6 Toward Generative Narrative Models of the Course and Resolution of Conflict 121
Steven R. Corman, Scott W. Ruston, and Hanghang Tong

Limitations of Current Conceptualizations of Narrative 122

A Generative Modeling Framework 125

Application to a Simple Narrative 126

Real-World Applications 130

Challenges and Future Research 133

Conclusion 135

Acknowledgment 137

Locations, Events, Actions, Participants, and Things in the Three Little Pigs 137

Edges in the Three Little Pigs Graph 139

References 142

7 A Neural Network Model of Motivated Decision-Making in Everyday Social Behavior 145
Stephen J. Read and Lynn C. Miller

Introduction 145

Overview 146

Theoretical Background 147

Neural Network Implementation 151

Conclusion 159

References 160

8 Dealing with Culture as Inherited Information 163
Luke J. Matthews

Galton’s Problem as a Core Feature of Cultural Theory 163

How to Correct for Treelike Inheritance of Traits Across Groups 167

Dealing with Non independence in Less Treelike Network Structures 173

Future Directions for Formal Modeling of Culture 178

Acknowledgments 181

References 181

9 Social Media, Global Connections, and Information Environments: Building Complex Understandings of Multi-Actor Interactions 187
Gene Cowherd and Daniel Lende

A New Setting of Hyperconnectivity 187

The Information Environment 188

Social Media in the Information Environment 189

Integrative Approaches to Understanding Human Behavior 190

The Ethnographic Examples 192

Conclusion 202

References 204

10 Using Neuroimaging to Predict Behavior: An Overview with a Focus on the Moderating Role of Sociocultural Context 205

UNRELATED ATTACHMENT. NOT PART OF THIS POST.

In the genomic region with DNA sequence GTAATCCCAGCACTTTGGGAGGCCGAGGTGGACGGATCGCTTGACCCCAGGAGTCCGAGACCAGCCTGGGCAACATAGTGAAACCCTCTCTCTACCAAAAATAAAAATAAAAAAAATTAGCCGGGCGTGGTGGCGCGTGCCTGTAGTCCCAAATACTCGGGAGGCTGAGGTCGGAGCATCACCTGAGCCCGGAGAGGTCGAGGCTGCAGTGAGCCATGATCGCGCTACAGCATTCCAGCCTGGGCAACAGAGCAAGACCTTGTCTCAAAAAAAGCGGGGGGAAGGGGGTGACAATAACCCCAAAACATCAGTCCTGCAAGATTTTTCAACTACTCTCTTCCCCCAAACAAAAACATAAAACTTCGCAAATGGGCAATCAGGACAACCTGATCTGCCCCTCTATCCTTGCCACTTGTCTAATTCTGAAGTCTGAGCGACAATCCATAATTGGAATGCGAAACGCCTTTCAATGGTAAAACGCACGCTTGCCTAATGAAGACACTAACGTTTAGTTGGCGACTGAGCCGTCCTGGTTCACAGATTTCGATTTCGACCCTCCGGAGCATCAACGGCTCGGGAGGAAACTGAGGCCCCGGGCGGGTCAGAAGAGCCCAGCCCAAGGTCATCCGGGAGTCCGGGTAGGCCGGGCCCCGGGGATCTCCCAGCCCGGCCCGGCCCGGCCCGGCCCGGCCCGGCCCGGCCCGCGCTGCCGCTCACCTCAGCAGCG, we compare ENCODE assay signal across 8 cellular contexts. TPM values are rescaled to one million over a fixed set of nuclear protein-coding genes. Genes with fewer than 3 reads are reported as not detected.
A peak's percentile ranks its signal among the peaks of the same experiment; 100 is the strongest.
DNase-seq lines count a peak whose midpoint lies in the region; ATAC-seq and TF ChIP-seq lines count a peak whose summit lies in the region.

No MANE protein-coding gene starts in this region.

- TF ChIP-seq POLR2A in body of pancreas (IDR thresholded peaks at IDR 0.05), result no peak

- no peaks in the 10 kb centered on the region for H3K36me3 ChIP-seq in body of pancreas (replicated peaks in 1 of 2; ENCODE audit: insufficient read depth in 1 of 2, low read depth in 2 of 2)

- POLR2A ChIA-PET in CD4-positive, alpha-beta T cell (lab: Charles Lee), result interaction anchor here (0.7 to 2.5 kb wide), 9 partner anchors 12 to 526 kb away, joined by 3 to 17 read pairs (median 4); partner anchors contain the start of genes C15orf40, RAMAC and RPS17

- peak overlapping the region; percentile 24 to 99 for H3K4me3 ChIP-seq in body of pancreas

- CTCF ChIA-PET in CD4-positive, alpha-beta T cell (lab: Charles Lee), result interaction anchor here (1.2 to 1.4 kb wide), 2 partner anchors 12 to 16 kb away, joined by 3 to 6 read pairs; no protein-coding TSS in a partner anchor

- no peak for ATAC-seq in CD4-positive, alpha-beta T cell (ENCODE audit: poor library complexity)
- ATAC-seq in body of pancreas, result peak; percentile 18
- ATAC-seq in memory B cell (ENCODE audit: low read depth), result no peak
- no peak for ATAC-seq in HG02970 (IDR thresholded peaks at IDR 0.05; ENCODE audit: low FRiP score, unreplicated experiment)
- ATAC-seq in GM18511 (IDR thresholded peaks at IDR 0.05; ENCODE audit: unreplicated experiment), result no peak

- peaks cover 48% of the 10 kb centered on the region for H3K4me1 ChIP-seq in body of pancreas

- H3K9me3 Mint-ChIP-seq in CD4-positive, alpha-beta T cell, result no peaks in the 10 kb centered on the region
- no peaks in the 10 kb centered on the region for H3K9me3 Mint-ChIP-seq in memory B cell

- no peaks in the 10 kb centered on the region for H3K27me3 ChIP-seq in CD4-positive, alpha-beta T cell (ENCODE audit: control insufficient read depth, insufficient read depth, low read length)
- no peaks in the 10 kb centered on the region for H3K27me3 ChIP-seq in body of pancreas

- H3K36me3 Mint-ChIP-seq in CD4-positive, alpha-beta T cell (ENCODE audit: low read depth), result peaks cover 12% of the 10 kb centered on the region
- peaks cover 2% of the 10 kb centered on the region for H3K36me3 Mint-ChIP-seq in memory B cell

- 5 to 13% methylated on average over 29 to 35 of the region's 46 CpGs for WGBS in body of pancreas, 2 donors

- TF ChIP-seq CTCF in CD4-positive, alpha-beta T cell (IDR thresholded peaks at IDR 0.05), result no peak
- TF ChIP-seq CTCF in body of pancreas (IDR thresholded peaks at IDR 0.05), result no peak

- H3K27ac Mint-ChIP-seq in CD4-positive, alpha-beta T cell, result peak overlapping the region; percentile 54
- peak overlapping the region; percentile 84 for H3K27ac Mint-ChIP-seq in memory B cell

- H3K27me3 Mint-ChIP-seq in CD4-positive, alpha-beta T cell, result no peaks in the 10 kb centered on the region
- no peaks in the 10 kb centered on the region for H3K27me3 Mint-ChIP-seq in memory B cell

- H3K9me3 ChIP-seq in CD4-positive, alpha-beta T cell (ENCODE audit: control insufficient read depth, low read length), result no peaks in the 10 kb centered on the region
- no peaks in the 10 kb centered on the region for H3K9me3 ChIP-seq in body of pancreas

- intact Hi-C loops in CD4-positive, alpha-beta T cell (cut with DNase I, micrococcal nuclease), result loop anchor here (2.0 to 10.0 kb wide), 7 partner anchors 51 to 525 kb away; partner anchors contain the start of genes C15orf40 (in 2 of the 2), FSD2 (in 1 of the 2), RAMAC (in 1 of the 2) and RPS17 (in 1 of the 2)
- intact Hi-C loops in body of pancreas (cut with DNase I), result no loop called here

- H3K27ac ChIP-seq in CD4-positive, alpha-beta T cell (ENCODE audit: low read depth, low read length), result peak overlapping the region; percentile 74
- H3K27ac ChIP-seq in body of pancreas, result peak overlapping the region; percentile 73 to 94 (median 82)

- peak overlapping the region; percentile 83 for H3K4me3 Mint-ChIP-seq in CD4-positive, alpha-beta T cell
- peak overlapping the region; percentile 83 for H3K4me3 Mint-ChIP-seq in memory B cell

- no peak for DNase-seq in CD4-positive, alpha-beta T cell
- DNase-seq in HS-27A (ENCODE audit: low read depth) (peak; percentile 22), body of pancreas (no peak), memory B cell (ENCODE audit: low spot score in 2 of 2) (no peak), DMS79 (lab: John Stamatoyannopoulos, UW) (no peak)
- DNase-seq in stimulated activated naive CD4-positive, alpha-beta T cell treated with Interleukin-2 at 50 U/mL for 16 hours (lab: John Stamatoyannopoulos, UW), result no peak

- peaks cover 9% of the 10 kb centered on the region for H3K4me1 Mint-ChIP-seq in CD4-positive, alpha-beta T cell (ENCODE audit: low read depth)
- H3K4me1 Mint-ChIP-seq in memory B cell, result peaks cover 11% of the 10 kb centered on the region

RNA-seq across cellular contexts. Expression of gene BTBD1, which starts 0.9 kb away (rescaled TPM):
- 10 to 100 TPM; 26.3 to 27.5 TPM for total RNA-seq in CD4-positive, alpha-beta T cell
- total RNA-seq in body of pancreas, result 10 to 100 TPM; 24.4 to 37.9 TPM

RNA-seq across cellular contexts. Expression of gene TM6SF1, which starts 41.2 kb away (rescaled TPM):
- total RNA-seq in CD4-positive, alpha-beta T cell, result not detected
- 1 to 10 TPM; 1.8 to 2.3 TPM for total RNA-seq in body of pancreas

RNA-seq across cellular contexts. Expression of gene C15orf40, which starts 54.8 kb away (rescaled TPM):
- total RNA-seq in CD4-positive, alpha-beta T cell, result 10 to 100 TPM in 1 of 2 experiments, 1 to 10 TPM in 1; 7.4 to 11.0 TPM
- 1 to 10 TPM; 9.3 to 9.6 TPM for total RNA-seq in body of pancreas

Steven H. Tompson, Emily B. Falk, Danielle S. Bassett, and Jean M. Vettel

Introduction 205

The Brain-as-Predictor Approach 206

Predicting Individual Behaviors 208

Interpreting Associations Between Brain Activation and Behavior 210

Predicting Aggregate Out-of-Sample Group Outcomes 211

Predicting Social Interactions and Peer Influence 214

Sociocultural Context 215

Future Directions 219

Conclusion 221

References 222

11 Social Models from Non-Human Systems 231
Theodore P. Pavlic

Emergent Patterns in Groups of Behaviorally Flexible Individuals 232

Model Systems for Understanding Group Competition 239

Information Dynamics in Tightly Integrated Groups 246

Conclusions 254

Acknowledgments 255

References 255

12 Moving Social-Behavioral Modeling Forward: Insights from Social Scientists 263
Matthew Brashears, Melvin Konner, Christian Madsbjerg, Laura McNamara, and Katharine Sieck

Why Do People Do What They Do? 264

Everything Old Is New Again 264

Behavior Is Social, Not Just Complex 267

What is at Stake? 270

Sensemaking 272

Final Thoughts 275

References 276

Part III Informing Models with Theory and Data 279

13 Integrating Computational Modeling and Experiments: Toward a More Unified Theory of Social Influence 281
Michael Gabbay

Introduction 281

Social Influence Research 283

Opinion Network Modeling 284

Integrated Empirical and Computational Investigation of Group Polarization 286

Integrated Approach 299

Conclusion 305

Acknowledgments 307

References 308

14 Combining Data-Driven and Theory-Driven Models for Causality Analysis in Sociocultural Systems 311
Amy Sliva, Scott Neal Reilly, David Blumstein, and Glenn Pierce

Introduction 311

Understanding Causality 312

Ensembles of Causal Models 317

Case Studies: Integrating Data-Driven and Theory-Driven Ensembles 321

Conclusions 332

References 333

15 Theory-Interpretable, Data-Driven Agent-Based Modeling 337
William Rand

The Beauty and Challenge of Big Data 337

A Proposed Unifying Principle for Big Data and Social Science 340

Data-Driven Agent-Based Modeling 342

Conclusion and the Vision 353

Acknowledgments 354

References 355

16 Bringing the Real World into the Experimental Lab: Technology-Enabling Transformative Designs 359
Lynn C. Miller, Liyuan Wang, David C. Jeong, and Traci K. Gillig

Understanding, Predicting, and Changing Behavior 359

Social Domains of Interest 360

The SOLVE Approach 365

Experimental Designs for Real-World Simulations 368

Creating Representative Designs for Virtual Games 371